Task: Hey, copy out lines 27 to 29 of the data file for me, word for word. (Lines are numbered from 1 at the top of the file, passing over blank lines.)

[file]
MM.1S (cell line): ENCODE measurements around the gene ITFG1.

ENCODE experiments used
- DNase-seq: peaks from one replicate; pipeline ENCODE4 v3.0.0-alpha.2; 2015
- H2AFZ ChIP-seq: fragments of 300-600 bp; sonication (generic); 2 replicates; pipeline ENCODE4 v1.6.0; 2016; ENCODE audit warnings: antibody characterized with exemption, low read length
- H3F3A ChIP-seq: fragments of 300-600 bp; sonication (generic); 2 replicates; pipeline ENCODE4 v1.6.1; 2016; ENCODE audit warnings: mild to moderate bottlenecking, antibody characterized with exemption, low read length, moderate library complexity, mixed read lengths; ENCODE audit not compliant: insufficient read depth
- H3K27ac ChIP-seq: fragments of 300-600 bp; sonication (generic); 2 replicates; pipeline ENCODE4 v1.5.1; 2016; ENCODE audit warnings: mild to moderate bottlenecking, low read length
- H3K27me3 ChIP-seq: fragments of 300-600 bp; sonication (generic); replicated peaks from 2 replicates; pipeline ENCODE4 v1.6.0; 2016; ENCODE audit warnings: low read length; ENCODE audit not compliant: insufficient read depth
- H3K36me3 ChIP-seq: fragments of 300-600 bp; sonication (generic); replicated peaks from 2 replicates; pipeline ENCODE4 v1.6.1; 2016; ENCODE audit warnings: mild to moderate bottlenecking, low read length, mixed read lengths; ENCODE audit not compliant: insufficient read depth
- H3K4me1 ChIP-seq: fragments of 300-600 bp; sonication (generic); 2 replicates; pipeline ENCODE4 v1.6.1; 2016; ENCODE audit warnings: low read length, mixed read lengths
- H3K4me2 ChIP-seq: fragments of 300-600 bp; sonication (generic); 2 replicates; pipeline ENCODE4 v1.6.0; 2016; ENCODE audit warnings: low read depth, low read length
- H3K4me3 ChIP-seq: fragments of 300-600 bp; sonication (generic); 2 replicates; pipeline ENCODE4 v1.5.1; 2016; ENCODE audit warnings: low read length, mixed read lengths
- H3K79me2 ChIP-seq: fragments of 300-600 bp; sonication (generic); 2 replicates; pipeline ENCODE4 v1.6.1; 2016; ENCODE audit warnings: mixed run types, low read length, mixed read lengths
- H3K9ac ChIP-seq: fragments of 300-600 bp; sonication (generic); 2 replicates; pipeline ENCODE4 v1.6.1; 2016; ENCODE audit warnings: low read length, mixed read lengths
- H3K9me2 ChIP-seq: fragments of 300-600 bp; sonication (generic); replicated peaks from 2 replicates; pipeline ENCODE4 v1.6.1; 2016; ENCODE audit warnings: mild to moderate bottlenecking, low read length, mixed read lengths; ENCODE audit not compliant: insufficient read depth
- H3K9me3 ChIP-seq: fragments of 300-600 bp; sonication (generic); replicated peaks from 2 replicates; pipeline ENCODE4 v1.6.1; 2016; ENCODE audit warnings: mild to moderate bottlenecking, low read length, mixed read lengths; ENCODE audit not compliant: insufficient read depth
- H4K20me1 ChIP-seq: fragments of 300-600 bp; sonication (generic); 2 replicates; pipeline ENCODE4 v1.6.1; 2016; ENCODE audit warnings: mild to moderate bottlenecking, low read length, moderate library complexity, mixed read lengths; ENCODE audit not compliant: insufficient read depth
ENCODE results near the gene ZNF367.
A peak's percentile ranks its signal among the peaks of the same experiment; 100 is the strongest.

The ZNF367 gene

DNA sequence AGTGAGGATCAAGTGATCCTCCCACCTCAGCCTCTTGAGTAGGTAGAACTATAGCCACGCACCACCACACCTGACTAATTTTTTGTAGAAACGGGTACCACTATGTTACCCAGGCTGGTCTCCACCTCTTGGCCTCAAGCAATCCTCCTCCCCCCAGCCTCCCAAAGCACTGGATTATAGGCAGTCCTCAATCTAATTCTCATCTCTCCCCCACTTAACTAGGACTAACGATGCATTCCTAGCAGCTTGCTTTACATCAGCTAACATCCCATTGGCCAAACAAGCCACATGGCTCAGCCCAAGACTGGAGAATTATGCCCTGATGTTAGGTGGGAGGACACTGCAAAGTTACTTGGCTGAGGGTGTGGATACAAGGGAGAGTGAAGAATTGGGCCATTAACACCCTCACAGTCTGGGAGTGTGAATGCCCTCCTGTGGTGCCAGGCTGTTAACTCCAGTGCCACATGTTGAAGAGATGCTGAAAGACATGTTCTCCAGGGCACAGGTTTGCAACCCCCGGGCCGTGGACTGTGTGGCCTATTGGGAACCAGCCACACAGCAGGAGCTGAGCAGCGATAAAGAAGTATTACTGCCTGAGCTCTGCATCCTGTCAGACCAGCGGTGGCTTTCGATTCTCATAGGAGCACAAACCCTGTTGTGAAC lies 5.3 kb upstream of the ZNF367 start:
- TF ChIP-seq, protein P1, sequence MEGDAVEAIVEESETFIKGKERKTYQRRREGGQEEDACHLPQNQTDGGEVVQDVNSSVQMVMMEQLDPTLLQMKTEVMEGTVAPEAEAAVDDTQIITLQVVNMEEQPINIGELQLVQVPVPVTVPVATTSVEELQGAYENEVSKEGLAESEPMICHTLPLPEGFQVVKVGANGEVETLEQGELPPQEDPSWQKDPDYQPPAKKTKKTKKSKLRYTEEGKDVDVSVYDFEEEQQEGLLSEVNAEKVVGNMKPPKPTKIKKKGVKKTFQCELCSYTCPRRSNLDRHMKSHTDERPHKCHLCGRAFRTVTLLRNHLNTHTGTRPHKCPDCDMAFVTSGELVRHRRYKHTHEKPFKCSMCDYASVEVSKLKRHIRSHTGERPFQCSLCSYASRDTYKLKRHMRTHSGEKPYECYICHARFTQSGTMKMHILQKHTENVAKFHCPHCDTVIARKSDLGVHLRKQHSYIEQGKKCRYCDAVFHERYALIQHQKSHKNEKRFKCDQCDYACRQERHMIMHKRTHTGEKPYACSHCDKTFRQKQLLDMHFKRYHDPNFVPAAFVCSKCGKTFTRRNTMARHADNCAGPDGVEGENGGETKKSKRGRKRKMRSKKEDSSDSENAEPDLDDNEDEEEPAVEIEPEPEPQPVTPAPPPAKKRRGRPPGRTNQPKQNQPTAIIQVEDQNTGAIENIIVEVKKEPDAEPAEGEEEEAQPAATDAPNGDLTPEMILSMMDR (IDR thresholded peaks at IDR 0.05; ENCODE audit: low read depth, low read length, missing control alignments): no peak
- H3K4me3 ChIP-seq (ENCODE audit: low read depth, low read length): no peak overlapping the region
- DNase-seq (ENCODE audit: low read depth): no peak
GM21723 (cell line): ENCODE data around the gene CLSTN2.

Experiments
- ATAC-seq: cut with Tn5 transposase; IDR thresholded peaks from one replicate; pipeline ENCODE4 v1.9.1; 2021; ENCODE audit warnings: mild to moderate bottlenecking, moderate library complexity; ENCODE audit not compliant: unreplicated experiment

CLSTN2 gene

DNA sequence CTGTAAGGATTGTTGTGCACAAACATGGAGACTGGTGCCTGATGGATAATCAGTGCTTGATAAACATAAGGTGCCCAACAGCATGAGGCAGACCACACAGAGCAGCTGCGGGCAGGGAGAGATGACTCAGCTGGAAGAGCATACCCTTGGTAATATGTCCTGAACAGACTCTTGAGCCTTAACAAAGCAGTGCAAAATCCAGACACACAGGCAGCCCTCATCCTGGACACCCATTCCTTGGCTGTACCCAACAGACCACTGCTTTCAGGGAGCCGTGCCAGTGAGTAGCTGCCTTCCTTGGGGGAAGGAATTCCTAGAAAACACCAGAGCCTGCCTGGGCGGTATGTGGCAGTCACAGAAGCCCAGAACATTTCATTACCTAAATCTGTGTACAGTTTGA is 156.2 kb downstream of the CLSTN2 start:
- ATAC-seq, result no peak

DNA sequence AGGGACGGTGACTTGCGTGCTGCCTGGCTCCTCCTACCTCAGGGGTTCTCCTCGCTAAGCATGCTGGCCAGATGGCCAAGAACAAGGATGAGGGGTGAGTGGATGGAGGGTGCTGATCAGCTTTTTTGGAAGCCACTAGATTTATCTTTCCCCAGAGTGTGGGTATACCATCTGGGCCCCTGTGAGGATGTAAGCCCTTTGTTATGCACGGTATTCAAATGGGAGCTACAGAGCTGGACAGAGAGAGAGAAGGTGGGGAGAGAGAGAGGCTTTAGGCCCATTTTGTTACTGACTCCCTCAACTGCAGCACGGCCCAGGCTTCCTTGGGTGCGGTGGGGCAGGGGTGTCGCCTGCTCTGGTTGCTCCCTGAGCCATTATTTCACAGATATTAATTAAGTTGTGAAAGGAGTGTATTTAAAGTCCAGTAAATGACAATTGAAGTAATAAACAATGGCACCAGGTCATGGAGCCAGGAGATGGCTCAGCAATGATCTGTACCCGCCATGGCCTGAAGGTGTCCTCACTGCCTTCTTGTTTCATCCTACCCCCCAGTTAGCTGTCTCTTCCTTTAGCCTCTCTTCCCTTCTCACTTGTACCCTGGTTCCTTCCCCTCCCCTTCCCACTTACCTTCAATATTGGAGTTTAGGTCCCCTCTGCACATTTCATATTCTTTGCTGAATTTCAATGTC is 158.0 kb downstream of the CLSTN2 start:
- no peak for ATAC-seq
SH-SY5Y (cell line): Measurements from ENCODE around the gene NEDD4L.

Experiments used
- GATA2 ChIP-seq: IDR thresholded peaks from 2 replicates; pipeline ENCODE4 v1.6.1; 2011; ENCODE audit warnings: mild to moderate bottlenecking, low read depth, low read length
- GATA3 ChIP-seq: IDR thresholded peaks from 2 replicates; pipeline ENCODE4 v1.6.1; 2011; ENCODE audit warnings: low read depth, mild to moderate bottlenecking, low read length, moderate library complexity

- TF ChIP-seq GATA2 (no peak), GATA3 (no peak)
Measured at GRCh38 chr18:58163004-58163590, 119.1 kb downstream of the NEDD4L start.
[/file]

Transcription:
CLSTN2 gene

DNA sequence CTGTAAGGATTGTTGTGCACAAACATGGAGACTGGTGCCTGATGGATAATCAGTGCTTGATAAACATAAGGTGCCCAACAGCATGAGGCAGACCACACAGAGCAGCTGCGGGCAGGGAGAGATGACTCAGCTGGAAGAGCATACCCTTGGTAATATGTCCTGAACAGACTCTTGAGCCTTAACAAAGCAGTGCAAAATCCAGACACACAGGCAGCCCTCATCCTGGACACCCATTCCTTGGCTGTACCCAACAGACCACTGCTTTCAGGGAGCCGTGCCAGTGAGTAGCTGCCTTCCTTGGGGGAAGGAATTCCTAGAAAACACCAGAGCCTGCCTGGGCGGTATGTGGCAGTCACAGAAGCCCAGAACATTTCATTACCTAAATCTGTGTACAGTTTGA is 156.2 kb downstream of the CLSTN2 start:
- ATAC-seq, result no peak